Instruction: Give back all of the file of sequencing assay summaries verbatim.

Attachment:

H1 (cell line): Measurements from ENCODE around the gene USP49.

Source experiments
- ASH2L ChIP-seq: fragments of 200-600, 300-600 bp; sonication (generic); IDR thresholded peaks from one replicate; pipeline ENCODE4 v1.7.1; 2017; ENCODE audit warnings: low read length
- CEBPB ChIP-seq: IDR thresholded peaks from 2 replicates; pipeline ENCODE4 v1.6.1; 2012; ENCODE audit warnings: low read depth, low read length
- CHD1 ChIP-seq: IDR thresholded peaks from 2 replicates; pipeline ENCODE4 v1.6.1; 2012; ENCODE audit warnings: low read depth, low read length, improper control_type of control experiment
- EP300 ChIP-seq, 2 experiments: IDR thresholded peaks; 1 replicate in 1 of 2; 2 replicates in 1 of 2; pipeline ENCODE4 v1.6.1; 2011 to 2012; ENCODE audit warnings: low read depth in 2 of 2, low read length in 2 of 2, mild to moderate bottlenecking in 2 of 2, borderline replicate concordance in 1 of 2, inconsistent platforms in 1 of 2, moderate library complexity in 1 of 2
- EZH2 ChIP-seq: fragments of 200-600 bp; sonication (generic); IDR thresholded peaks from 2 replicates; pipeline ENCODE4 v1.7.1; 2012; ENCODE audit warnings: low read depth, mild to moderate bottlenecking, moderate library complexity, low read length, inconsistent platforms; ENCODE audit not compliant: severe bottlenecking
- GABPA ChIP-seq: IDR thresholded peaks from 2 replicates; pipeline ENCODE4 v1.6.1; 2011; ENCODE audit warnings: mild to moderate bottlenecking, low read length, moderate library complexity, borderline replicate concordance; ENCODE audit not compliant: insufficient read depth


H1 (cell line): Measurements from ENCODE around the gene USP49.

Source experiments
- ASH2L ChIP-seq: fragments of 200-600, 300-600 bp; sonication (generic); IDR thresholded peaks from one replicate; pipeline ENCODE4 v1.7.1; 2017; ENCODE audit warnings: low read length
- CEBPB ChIP-seq: IDR thresholded peaks from 2 replicates; pipeline ENCODE4 v1.6.1; 2012; ENCODE audit warnings: low read depth, low read length
- CHD1 ChIP-seq: IDR thresholded peaks from 2 replicates; pipeline ENCODE4 v1.6.1; 2012; ENCODE audit warnings: low read depth, low read length, improper control_type of control experiment
- EP300 ChIP-seq, 2 experiments: IDR thresholded peaks; 1 replicate in 1 of 2; 2 replicates in 1 of 2; pipeline ENCODE4 v1.6.1; 2011 to 2012; ENCODE audit warnings: low read depth in 2 of 2, low read length in 2 of 2, mild to moderate bottlenecking in 2 of 2, borderline replicate concordance in 1 of 2, inconsistent platforms in 1 of 2, moderate library complexity in 1 of 2
- EZH2 ChIP-seq: fragments of 200-600 bp; sonication (generic); IDR thresholded peaks from 2 replicates; pipeline ENCODE4 v1.7.1; 2012; ENCODE audit warnings: low read depth, mild to moderate bottlenecking, moderate library complexity, low read length, inconsistent platforms; ENCODE audit not compliant: severe bottlenecking
- GABPA ChIP-seq: IDR thresholded peaks from 2 replicates; pipeline ENCODE4 v1.6.1; 2011; ENCODE audit warnings: mild to moderate bottlenecking, low read length, moderate library complexity, borderline replicate concordance; ENCODE audit not compliant: insufficient read depth